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The National Science Board moves to address issues with the nation’s ‘skilled technical workforce’ ?>

The National Science Board moves to address issues with the nation’s ‘skilled technical workforce’

  The National Science Board convened last week for its final meeting of 2017.  The board reviewed programs and activities within the Directorate for Engineering, the latest iteration of its Science and Engineering Indicators report, and approved a charge to investigate the National Science Foundation’s role in support of the nation’s skilled technical workforce. Highlights from the meeting are below. The strategy committee highlighted one of NSF’s 10 Big Ideas, gave an overview of the Engineering Directorate’s activities and provided…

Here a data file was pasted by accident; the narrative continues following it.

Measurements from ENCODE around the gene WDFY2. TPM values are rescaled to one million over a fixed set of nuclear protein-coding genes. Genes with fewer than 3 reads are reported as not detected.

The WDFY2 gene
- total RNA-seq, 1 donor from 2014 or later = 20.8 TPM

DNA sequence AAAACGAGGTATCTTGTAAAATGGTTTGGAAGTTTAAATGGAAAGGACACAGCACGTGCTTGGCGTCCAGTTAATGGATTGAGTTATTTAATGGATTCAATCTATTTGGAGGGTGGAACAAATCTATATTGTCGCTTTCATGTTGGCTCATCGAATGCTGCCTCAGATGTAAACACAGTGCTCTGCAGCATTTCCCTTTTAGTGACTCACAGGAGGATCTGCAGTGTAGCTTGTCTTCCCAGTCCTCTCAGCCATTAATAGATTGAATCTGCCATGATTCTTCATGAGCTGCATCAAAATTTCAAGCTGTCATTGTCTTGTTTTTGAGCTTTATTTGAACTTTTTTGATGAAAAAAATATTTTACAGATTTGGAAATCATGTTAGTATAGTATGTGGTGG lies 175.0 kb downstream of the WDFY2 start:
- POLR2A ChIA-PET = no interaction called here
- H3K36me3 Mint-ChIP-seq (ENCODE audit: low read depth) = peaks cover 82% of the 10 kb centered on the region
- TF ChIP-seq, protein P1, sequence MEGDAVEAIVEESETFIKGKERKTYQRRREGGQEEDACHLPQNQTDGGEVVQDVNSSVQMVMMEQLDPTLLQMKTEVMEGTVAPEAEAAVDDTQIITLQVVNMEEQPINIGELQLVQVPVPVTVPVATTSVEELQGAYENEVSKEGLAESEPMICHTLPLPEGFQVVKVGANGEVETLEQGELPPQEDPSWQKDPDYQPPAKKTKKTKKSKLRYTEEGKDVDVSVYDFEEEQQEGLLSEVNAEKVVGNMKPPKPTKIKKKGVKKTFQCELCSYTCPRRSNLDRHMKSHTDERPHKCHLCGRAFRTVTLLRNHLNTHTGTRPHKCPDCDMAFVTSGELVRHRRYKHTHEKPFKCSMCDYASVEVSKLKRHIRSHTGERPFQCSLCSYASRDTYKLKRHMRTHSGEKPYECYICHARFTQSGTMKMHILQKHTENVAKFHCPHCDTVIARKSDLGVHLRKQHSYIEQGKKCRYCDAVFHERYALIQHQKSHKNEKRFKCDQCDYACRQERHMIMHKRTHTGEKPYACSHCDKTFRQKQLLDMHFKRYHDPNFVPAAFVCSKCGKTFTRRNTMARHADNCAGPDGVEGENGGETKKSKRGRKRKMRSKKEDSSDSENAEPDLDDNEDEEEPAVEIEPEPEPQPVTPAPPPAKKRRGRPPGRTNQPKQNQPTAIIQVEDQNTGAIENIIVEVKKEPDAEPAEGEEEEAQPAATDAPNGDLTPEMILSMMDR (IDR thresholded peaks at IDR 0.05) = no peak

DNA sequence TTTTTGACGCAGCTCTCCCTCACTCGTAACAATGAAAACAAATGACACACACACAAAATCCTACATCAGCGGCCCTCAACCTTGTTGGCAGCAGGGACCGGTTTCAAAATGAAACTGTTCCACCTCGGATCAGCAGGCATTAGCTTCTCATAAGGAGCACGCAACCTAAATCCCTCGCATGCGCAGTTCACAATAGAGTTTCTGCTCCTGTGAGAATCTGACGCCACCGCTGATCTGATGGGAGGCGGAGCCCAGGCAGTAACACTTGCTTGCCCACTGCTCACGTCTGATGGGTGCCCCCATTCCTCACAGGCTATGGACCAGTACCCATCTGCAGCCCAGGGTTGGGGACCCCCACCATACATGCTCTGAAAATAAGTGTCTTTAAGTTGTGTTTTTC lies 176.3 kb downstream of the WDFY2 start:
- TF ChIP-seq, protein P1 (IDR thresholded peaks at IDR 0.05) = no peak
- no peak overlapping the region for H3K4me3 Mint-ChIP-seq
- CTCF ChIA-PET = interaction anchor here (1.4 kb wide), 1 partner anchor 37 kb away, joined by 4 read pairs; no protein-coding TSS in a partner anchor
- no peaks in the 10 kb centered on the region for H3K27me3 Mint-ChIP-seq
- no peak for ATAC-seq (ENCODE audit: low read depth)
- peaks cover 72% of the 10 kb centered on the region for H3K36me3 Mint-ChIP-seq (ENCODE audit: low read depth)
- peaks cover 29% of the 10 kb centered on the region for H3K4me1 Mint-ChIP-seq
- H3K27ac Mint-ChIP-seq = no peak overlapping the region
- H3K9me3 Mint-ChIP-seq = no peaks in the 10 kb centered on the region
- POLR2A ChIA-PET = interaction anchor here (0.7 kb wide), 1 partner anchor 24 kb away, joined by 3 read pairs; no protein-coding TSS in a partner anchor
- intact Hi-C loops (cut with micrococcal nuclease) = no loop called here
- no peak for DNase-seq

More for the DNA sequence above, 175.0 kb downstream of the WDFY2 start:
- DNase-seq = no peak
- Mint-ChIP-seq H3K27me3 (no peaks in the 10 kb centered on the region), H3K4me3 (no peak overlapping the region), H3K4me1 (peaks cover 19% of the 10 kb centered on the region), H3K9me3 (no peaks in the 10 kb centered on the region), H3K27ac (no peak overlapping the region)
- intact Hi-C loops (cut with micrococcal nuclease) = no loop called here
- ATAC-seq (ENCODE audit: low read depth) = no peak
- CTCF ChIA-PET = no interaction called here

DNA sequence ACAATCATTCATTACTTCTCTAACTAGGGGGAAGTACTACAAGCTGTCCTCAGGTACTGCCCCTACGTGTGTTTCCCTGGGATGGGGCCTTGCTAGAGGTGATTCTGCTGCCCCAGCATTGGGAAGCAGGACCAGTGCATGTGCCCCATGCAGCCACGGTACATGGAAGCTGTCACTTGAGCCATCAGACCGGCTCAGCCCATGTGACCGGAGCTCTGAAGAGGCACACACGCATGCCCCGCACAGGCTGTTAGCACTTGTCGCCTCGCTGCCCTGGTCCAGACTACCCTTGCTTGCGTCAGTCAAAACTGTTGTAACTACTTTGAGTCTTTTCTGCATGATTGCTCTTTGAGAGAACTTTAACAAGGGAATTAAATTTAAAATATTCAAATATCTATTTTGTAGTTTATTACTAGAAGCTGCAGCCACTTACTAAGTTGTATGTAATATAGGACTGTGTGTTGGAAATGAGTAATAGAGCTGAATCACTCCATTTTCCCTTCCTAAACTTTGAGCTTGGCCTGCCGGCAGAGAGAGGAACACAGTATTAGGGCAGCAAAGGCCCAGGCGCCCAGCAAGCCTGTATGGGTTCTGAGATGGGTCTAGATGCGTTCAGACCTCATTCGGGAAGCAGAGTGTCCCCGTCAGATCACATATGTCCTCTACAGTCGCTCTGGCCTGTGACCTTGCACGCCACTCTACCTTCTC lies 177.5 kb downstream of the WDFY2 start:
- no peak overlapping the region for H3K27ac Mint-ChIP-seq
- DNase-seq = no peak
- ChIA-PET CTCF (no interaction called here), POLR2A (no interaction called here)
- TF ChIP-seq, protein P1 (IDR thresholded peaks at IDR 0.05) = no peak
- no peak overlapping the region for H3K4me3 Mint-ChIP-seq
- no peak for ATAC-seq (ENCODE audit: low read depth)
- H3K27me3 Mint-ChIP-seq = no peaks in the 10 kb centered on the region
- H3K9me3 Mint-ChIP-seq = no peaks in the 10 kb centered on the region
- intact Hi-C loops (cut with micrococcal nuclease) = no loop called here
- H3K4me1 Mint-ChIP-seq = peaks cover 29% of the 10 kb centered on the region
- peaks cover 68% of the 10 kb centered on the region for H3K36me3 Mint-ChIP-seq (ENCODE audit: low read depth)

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Science policy roundup: November 10, 2017 ?>

Science policy roundup: November 10, 2017

Elimination of tuition waiver in GOP tax plan would adversely affect graduate students U.S. House GOP leaders released the legislative text of their tax plan this week. The proposal allows tuition that is usually waived by the university to be taxable, drastically increasing the tax liability of many graduate students. The ASBMB has released a statement opposing the proposed legislation as written. The Senate recently published an outline of its tax bill, which contains key differences to the House bill….